Guppuccino Ep6: Improve Your CyberHygiene
Give a thought to all your online presence – from emails to online banking profile to social media to storing official documents and personal photographs and much more. All these involve extremely sensitive personal data, shielded by password protection.
Which means that it is extremely vital for each one of us to stay up-to-date on the latest password security practices.
If you aren’t following best practices for password security and just one of your passwords is exposed or breached, this could potentially lead to cybersecurity turmoil.
In March of 2018, in the Magento case, almost 1,000 user accounts were compromised due to weak user account passwords. Examples of weak passwords that are still used include “123456,” “password,” and “qwerty.”
Part 2: (Guppuccino Ep6: Improve Your CyberHygiene)
“A lot of small business enterprises or SMBs have this false opinion that their business is too small or trivial to be targeted by hackers. The fact is that every business, large or small, are possible targets for hackers,” emphasizes cybersecurity expert Shubhada Bhave.
She further adds, “a 2018 study on the state of cybersecurity in small and medium-sized businesses revealed that 67% of the SMBs have encountered a cyberattack while another 58% have had a data breach in the previous 12 months.”
The fact is if your business has a digital presence, you are at risk and must adopt cybersecurity as a business strategy to guard both your stored data and website resources.
Are these cyberthreats confined to adults? Definitely not.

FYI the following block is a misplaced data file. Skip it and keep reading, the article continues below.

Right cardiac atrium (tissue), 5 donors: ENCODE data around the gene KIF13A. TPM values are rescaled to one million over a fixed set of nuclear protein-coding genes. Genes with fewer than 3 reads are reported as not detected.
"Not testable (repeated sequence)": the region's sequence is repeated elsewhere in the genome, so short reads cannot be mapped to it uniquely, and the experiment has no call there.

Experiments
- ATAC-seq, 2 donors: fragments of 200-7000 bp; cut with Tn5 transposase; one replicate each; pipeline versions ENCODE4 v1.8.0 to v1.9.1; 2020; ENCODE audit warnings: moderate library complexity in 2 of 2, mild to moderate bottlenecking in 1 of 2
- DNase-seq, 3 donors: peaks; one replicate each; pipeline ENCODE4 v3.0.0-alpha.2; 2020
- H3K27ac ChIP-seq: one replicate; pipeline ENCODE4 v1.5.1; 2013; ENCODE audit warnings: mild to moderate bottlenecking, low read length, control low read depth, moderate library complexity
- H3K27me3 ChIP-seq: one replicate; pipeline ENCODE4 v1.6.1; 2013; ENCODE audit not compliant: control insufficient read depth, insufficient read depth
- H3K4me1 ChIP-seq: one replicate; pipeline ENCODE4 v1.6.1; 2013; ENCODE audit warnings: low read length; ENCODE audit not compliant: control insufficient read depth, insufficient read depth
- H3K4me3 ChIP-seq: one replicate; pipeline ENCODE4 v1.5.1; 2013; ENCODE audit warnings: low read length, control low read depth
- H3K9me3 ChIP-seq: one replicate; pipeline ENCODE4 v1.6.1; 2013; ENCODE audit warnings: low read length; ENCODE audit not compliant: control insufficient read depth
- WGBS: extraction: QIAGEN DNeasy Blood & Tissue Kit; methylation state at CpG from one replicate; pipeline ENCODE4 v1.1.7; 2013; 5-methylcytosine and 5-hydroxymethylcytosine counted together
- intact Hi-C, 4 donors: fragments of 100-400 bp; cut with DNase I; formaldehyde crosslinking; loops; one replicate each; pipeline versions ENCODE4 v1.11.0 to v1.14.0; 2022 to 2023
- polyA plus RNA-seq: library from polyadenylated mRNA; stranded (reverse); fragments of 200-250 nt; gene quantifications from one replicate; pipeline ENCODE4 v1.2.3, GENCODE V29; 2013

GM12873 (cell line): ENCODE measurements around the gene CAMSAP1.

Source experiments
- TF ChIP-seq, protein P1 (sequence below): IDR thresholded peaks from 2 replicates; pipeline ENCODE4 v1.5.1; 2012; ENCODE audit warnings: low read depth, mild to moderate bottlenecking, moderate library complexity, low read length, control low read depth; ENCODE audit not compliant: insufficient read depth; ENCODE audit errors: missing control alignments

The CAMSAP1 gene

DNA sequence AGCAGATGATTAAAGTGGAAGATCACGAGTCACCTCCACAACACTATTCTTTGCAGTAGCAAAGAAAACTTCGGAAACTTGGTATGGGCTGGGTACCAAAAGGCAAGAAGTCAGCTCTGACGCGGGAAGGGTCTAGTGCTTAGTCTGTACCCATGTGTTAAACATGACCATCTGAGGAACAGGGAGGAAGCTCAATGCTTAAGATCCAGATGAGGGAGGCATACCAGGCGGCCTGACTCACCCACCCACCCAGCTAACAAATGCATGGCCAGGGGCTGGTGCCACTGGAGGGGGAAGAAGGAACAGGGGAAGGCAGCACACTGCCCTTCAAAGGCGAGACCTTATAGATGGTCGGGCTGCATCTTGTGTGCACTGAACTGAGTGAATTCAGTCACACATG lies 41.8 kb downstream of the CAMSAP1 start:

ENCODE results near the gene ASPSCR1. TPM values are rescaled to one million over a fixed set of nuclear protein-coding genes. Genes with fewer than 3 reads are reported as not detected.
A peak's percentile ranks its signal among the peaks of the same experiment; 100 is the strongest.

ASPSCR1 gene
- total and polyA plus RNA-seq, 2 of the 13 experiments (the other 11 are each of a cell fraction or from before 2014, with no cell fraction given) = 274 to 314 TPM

Today, young kids and school children have way too many digital privileges. Which also means that they are surrounded by online crime and malicious activities. They need to be more than an onlooker. They need to become cyber defenders.
As parents the ideal approach is to educate and empower your kids so that they learn how to keep themselves safe. But if you as a parent are fully educated, you can help steer them away from risk, so they can have fun while staying safe.
It is important to tell your kids about :
1. Strangers – Predators do lurk on sites that attract children, such as social media and online games. Theyw ill often pretend to be children and may also try to trick kids into charing their passwords or payment details.
2. Peers – Your child may experience bullying or harassment from kids they know. This can often happen on private chats in social media and through messaging apps. Sometimes other children may share private information about your child, which can cause great distress. If this data is sexual in nature, such as intimate pictures, this might constitute a criminal offense.
3. Self – Unsupervised children are themselves a risk online. They often click buttons or install software without understanding the consequences of their actions, They might also publicly post private information.
Sit down with your kid and agree on a few foundational rules about their internet usage. For smaller kids, you will want to keep these rules simple and easy to follow. For instance, the rules might be:
1. I wont go online without permission from an adult
2. Only 30 minutes of screen time per day
3. I am only allowed to certain apps (list them down)
4. If I want to install a game, I will seek permission
You can write these rules down somewhere and have a refresher session every now and then.
Once your child gets older, they will probably want some additional freedom. You can expand the rules a little so that they include things like:
1. I will never give my real name and address online
2. I won’t authorize any in-app payment without permission
3. I will avoid low-quality apps
4. I won’t share any private information about myself or intimate pictures
5. If someone is trying to get me to do something, I don’t want to. I’ll speak to an adult
6. I won’t click an email link without checking
In our second part of the two-series conversation about cybersecurity, Shubhada Bhave also highlights the problems the usage of a Public Wi-Fi can have, the problems associated with bad email practices and what one should do if they feel they have been a victim of cyber attack.